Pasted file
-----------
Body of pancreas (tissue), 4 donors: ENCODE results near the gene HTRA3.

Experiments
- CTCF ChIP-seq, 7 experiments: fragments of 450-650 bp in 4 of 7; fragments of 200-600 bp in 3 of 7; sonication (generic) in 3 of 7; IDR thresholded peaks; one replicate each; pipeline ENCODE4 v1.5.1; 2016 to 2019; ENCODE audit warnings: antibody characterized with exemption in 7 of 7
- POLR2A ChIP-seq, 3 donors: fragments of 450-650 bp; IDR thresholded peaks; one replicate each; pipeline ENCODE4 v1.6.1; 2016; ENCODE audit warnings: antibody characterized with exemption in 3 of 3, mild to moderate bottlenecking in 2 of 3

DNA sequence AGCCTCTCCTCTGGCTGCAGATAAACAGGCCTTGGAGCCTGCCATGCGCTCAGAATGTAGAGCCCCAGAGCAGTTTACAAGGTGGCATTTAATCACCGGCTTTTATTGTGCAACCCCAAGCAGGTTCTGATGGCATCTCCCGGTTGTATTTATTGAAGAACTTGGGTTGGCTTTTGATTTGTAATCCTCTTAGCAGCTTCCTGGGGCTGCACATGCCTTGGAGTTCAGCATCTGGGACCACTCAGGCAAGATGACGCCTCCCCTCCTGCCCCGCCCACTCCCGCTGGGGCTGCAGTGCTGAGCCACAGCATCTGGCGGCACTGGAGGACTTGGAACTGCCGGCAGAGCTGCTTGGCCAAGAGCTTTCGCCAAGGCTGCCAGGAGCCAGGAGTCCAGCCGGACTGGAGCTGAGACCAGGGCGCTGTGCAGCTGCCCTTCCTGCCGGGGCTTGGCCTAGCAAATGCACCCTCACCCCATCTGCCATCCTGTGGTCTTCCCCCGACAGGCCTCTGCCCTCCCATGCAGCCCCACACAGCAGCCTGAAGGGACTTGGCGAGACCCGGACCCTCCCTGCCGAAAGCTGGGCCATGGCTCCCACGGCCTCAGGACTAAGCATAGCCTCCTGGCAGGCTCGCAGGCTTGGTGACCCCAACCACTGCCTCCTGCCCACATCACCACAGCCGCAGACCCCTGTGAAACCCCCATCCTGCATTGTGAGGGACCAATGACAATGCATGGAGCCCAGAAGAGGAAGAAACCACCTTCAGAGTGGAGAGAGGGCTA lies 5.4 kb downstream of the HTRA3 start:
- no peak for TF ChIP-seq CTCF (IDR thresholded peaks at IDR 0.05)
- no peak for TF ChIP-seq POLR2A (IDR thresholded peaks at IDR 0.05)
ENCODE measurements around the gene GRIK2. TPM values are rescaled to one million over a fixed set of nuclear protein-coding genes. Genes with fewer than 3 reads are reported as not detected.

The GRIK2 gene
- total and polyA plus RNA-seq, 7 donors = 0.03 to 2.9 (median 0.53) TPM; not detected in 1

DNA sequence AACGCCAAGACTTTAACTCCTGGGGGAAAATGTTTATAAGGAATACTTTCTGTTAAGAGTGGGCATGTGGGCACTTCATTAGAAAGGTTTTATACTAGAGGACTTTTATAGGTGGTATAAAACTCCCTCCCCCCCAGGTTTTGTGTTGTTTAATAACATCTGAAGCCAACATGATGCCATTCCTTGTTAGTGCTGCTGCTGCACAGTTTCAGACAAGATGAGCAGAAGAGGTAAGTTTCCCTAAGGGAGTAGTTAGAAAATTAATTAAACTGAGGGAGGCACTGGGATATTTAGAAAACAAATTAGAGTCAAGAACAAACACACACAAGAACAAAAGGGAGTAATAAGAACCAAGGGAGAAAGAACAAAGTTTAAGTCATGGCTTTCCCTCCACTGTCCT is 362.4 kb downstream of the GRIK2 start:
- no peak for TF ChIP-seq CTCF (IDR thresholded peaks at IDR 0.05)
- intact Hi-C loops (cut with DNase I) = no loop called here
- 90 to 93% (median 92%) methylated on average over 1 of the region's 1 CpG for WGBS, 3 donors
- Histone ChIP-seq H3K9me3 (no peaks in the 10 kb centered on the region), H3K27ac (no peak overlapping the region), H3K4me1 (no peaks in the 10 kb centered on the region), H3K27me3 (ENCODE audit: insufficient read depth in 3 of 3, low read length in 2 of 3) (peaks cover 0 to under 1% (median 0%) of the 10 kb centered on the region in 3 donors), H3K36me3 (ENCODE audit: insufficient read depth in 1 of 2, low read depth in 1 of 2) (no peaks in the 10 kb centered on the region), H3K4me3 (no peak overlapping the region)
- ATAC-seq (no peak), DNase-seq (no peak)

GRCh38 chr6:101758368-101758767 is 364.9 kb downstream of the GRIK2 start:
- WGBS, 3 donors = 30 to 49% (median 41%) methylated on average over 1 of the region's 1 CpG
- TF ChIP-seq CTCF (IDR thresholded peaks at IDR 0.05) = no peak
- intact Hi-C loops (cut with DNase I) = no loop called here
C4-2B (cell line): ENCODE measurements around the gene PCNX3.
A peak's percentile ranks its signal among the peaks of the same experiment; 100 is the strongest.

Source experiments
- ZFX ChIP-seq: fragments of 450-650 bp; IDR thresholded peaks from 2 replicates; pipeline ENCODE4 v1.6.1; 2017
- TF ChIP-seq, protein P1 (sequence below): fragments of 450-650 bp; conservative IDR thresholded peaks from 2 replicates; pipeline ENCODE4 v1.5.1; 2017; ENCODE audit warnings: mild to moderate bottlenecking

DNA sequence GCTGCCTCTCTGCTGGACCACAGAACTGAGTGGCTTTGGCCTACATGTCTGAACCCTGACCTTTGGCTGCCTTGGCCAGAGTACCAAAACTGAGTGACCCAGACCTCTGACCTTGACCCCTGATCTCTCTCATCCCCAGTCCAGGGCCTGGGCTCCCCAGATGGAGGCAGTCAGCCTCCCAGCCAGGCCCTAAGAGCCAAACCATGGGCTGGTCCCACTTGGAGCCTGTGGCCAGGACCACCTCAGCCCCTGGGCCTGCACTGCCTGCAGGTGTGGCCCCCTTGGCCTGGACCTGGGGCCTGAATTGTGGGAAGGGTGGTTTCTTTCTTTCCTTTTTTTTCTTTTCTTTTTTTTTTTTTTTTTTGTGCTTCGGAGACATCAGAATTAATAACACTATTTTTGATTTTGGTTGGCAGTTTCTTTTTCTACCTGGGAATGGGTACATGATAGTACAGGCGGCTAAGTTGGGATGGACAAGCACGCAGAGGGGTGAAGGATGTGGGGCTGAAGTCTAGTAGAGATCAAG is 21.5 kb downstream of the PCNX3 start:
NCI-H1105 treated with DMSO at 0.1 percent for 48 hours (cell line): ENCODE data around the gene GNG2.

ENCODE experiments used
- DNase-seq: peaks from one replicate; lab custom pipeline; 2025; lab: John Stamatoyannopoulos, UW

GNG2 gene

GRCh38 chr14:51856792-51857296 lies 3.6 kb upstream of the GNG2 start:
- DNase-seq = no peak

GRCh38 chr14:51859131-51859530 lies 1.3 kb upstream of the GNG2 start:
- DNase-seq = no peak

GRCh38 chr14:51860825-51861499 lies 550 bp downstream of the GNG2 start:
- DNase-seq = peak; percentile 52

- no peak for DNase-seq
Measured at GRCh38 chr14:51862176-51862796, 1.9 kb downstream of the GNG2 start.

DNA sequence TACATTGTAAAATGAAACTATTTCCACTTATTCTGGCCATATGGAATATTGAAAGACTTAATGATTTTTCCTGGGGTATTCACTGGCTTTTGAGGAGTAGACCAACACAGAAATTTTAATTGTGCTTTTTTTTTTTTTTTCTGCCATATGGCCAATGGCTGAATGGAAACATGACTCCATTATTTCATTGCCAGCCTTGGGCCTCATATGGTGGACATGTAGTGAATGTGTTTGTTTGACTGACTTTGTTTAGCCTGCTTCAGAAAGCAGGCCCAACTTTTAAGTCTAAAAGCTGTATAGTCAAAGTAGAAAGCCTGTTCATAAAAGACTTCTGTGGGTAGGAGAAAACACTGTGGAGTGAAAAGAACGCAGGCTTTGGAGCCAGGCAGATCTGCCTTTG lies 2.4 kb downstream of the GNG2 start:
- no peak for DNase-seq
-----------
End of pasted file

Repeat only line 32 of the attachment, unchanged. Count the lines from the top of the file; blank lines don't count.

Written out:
- DNase-seq = no peak